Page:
Could a method of infrastructure building from Texas help with Auckland as she grows?
Bob Dey in his Unitary Plan coverage commented on who would control the Greenfield land release program once the Unitary Plan goes live. That being who and how will the yellow Future Urban Zones being handled and flipped to the urban zones over the next 30 years.
From Bob Dey’s Property Report
- The key question about how greenfields land will be rezoned under Auckland’s unitary plan is: Who controls it, council or developers?
- The second question is how infrastructure for rezoned land can be put in place before or as it’s needed, not after.
- And the third is: How will it be funded?
The first of those questions is one for the independent panel hearing submissions on the unitary plan. The second has been mentioned by council people from time to time, but without a proposition being brought forward. And the third, on funding, has to be considered if the order of infrastructure provision, or the supplier, changes.
Since 1999, Auckland has had metropolitan urban limits set in concrete, which could only be extended at great cost in time & money, and only after exhausting tireless opposition from the regional council (ie, close to never). Critics of Auckland’s rising housing costs have blamed that inflexibility for ensuring Auckland would be out of step with cities around the world that didn’t have such tight constraints.
Under the new unitary plan, up to 70% of new residential development is to occur inside those metropolitan urban limits as they were when the super-city Auckland Council replaced the regional council & 7 territorial councils in 2010. The balance of development is to occur within a new rural:urban boundary, still not set.
About 10,800ha would be available for rezoning, and that rezoning would ensure a steady supply of land for subdivision.
But who would decide the timetable? And who would choose the next land to be rezoned?
Auckland Council revealed its proposal for a land release programme, and how it would work, in evidence & submissions to the independent panel on the proposed unitary plan in November & December. At first the council proposed writing the programme in conjunction with other parties, but changed that to “in consultation with” – the difference is that, under the first scheme, outsiders would have a say; under the second scheme, outsiders could have a say but the council wouldn’t have to listen.
Sue Simon, counsel for Todd Property Group Ltd, told the hearing panel there had been no consultation on the rural:urban boundary, let alone the proposed land release programme.
She said: “We’re back to the old command & control.” Council witnesses had said there would be open slather without the rural:urban boundary, but Ms Simon said there was no such thing as unconstrained growth, there was always a structure plan. Imposing a land release programme run by the council was to reassert “the attitude that they know better than anyone else”.
It also proposed a minimum 5 years’ supply, not the 20 years or so developers want.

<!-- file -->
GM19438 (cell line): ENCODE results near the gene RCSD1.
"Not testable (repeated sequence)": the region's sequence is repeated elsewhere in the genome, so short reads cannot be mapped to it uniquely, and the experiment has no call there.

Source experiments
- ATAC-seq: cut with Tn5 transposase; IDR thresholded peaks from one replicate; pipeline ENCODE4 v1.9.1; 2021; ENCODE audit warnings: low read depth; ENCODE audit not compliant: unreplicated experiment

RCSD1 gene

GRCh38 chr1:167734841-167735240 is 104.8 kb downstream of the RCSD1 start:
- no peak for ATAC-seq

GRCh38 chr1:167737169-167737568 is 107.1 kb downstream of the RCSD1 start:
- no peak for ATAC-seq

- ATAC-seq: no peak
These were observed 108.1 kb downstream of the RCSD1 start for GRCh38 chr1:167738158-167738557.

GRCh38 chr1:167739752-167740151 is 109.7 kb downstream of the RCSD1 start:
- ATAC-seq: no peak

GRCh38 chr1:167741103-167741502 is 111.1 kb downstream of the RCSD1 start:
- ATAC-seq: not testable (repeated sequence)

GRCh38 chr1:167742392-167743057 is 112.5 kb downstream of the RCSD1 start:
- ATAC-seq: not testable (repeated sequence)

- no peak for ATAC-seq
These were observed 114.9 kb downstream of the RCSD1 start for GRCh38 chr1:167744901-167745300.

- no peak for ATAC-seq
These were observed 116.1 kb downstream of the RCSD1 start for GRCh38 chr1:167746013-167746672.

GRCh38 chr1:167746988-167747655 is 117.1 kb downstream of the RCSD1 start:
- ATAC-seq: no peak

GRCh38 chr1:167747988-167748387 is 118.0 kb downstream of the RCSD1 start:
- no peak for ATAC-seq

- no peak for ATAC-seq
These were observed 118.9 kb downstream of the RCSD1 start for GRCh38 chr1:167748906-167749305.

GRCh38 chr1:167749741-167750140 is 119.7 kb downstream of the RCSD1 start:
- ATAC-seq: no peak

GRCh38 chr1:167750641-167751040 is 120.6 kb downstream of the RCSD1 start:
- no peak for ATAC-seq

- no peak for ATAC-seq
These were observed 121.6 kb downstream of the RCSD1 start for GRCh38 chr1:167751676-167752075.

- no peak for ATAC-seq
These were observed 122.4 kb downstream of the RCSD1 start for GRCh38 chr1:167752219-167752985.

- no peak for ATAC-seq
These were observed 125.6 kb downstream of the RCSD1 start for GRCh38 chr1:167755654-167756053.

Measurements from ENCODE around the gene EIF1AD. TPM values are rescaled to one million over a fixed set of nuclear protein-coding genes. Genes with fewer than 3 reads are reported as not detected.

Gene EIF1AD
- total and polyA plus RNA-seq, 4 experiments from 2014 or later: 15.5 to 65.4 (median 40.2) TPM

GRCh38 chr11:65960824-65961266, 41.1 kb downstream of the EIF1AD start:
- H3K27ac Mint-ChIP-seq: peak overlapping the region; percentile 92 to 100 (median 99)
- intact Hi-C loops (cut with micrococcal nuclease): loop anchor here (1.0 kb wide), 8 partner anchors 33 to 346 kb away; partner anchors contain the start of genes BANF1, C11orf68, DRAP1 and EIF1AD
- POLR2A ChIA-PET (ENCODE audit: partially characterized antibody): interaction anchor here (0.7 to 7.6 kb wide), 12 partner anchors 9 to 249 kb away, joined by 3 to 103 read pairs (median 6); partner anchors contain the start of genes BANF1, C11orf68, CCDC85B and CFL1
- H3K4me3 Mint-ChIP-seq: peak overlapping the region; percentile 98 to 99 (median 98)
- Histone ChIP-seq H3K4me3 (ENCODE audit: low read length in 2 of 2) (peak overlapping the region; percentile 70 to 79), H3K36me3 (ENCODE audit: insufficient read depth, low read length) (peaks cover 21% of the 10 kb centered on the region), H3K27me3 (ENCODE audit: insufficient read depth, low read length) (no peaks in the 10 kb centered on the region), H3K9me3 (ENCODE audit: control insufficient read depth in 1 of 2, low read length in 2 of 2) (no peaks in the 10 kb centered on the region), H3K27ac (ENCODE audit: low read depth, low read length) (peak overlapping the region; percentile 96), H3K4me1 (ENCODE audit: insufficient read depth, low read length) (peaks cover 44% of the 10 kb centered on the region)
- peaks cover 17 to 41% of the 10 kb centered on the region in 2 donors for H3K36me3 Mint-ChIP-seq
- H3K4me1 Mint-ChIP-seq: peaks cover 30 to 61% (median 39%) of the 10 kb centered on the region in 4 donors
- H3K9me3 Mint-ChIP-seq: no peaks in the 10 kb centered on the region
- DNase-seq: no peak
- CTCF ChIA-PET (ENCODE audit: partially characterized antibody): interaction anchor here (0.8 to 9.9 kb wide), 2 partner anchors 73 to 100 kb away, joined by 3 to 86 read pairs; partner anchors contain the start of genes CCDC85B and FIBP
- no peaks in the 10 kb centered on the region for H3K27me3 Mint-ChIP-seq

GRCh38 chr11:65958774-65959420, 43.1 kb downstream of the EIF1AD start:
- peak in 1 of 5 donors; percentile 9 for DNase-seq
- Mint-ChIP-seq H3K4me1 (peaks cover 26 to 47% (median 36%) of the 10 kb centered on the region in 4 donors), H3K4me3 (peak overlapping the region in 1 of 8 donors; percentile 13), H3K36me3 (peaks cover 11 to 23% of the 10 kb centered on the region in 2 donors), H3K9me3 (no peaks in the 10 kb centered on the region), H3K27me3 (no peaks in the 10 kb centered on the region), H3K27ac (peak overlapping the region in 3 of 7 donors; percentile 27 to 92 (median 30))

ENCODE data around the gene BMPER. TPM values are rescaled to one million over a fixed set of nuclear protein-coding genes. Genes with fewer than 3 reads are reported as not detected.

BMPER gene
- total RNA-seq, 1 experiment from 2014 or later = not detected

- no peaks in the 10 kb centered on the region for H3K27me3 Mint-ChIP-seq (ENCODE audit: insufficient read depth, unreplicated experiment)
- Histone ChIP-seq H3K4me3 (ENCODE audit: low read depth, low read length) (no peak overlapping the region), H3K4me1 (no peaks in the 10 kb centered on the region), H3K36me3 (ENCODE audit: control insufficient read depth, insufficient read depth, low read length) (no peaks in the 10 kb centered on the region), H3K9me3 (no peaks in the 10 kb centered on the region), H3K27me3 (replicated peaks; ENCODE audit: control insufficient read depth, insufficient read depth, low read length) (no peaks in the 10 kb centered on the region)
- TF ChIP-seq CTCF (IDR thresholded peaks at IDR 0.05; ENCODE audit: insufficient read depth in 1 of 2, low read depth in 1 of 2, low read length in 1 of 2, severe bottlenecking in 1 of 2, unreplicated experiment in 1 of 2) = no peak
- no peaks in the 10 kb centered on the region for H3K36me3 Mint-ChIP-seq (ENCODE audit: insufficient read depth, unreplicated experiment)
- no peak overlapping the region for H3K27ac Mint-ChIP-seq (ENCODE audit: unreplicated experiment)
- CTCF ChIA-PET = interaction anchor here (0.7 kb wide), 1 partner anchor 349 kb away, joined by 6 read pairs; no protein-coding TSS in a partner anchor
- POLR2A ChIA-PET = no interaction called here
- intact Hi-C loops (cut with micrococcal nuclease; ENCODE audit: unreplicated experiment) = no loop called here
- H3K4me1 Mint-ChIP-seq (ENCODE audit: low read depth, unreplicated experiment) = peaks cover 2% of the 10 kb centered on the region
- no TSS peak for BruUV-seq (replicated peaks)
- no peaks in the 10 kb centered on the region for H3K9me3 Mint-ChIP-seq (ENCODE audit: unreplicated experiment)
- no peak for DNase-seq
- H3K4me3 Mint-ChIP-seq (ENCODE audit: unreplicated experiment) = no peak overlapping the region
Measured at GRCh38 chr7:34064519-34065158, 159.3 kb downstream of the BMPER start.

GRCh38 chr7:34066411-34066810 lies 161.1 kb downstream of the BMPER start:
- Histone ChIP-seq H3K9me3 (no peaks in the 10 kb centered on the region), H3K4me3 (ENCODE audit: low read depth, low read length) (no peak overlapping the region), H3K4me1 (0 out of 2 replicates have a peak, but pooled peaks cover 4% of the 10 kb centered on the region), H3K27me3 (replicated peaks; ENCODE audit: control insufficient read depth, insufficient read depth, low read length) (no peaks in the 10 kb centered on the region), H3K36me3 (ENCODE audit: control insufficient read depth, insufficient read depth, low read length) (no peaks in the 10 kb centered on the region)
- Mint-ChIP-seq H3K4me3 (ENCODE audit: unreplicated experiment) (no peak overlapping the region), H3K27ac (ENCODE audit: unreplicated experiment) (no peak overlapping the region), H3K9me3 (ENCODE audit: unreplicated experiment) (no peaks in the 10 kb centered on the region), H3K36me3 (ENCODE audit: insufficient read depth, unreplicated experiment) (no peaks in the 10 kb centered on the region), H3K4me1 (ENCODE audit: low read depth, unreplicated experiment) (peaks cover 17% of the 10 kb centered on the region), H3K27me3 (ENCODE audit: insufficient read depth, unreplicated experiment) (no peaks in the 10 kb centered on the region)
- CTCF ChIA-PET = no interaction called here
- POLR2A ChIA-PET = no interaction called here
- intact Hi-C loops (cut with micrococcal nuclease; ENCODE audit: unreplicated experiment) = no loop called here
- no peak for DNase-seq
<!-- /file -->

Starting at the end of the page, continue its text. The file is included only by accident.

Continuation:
To achieve this supply, the council proposed its land release programme. Presenting the council case on urban growth on 15 December, lawyer Heather Ash told the panel: “Before structure planning takes place, the council’s land release programme will identify the future urban form of land, including land use in the future urban zone as well as the key infrastructure required to service development.
“The council considers that the amendment to policy 4 suggested by Ms Trenouth [resource management consultant Chloe Trenouth] – resulting in the obligation for structure planning and the rezoning of future urban-zoned land to have regard to the land release programme – is necessary to ensure that development of future urban-zoned land in the rural:urban boundary occurs in a staged, timely & integrated manner aligned with the provision of infrastructure.”
Ms Ash pointed to further council evidence to indicate that structure planning & rezoning would have regard to the land release programme, and for development to be generally adjacent to existing urban areas, which “will assist Auckland Transport & Watercare to deliver transport, waste & wastewater infrastructure & services aligned with the timing of the proposed development”.
That evidence, and on stormwater, “establishes that it takes time to facilitate bulk infrastructure in greenfields & the locations where it is to be provided will need to be prioritised. In circumstances where there is about 10,800ha of land zoned future urban within the rural:urban boundary, the reality of the situation is that there cannot be a general ‘free-for-all’ of upzoning of future urban land within the rural:urban boundary…..
“While it is envisaged that the majority of development proposals involving rezoning will be guided by the land release programme, they also provide an opportunity for other development proposals to occur out of sequence where the relevant statutory criteria can be satisfied.”
The Government might need to be involved in shaping public infrastructure funding, but there is no need for all infrastructure to be done by the public sector and smooth planning according to a council-devised programme would be less likely to create the competitive friction that would help keep section prices down.
Source and full post: http://www.propbd.co.nz/up8-crucial-question-will-control-land-release/
I believe the answer to all three questions Bob raised at the top can be answered via the Municipal Utility Districts which could offer an advantage to Southern Auckland which houses the largest Future Urban Zone land in Auckland:
Municipal Utility Districts (MUD’s) or How Texas provides new housing at prices at three times median income.
From a NZ perspective what makes MUDs work, and could they work in NZ?
For simplicity a MUD needs to be divided into two distinct parts.
Part One: Positive Presumptive Rights and Raw Land
This first involves the general legislative environment that MUD’s operate in Texas in that there is a right to build law on all property. What this means that there is no zoning as we might understand it in NZ. There is a positive presumption for developers and home builders to undertake development, within specified local and state government guidelines that cover things like environmental protection. In effect you first identify were you would like to develop, purchase the land by mutual agreement from the owner, and apply to develop within the specified rules, on which the developer covenants a set of further rules (retrospective zoning by default) to attract his target market. The onus is on any party that opposes the application to prove that it does not meet those rules. This is the complete opposite to how land is zoned and developed in NZ were we have a negative presumption to develop ie restrictive zoning ideology.